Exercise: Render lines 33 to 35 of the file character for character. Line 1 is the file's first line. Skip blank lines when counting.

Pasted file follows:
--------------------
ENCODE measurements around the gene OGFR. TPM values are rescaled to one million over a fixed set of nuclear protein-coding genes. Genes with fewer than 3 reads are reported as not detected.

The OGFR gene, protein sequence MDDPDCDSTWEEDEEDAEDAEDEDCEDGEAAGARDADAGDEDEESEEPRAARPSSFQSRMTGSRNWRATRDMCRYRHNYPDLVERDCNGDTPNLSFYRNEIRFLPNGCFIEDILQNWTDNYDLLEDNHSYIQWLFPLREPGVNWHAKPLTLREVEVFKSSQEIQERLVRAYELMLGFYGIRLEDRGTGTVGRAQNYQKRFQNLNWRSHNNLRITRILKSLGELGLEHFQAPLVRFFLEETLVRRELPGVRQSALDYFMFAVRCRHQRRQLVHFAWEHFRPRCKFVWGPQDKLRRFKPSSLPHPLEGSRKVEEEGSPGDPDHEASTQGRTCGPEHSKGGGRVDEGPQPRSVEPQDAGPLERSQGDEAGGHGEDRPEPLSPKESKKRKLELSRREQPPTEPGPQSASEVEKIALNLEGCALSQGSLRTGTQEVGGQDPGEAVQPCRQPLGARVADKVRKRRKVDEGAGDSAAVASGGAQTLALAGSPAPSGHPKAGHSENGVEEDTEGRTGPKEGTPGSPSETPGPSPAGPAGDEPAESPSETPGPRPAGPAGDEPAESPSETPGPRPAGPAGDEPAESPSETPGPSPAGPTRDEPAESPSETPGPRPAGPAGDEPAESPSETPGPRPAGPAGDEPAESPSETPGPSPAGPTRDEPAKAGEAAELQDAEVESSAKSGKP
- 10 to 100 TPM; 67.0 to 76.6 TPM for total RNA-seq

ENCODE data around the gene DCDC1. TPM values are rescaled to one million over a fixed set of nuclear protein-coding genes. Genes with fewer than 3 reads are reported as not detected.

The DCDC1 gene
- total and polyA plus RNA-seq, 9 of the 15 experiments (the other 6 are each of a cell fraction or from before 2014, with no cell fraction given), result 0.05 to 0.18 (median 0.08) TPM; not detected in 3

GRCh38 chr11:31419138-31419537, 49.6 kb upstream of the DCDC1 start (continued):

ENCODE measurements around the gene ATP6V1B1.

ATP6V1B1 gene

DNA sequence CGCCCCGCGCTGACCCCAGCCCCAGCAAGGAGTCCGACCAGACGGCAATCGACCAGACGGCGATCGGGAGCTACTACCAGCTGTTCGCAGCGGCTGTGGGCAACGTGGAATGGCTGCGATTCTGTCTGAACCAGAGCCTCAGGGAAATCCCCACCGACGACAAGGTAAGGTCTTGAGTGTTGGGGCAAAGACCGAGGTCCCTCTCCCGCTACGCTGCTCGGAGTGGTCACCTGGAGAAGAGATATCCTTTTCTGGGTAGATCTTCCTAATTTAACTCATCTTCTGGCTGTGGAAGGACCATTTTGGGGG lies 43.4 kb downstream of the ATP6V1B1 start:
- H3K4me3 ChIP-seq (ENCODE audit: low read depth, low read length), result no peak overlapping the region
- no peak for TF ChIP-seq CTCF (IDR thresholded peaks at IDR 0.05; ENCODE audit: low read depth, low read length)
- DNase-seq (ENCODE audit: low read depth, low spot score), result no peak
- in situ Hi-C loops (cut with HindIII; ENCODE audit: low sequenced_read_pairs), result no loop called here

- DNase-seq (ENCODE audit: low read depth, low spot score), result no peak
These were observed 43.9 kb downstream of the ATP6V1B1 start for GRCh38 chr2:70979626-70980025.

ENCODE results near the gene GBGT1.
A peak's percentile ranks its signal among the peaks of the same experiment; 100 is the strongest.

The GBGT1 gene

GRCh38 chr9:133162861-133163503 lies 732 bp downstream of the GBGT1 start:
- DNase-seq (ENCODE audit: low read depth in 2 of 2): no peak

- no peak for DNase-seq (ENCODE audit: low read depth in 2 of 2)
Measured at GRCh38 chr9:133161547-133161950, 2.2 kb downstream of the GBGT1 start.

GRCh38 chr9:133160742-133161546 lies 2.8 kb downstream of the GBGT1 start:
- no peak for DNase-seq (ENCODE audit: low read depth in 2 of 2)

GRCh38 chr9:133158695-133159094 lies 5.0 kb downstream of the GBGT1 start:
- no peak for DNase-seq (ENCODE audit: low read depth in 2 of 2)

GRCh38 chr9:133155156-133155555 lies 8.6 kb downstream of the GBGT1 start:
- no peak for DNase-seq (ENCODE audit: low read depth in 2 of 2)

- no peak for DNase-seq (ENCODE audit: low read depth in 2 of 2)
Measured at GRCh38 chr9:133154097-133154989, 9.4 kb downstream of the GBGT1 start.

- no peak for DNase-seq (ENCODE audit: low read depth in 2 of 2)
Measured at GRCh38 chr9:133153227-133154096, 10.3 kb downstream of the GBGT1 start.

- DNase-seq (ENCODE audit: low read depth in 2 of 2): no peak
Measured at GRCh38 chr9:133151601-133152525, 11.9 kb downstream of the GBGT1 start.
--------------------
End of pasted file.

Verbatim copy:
Measured at GRCh38 chr9:133153227-133154096, 10.3 kb downstream of the GBGT1 start.

- DNase-seq (ENCODE audit: low read depth in 2 of 2): no peak
Measured at GRCh38 chr9:133151601-133152525, 11.9 kb downstream of the GBGT1 start.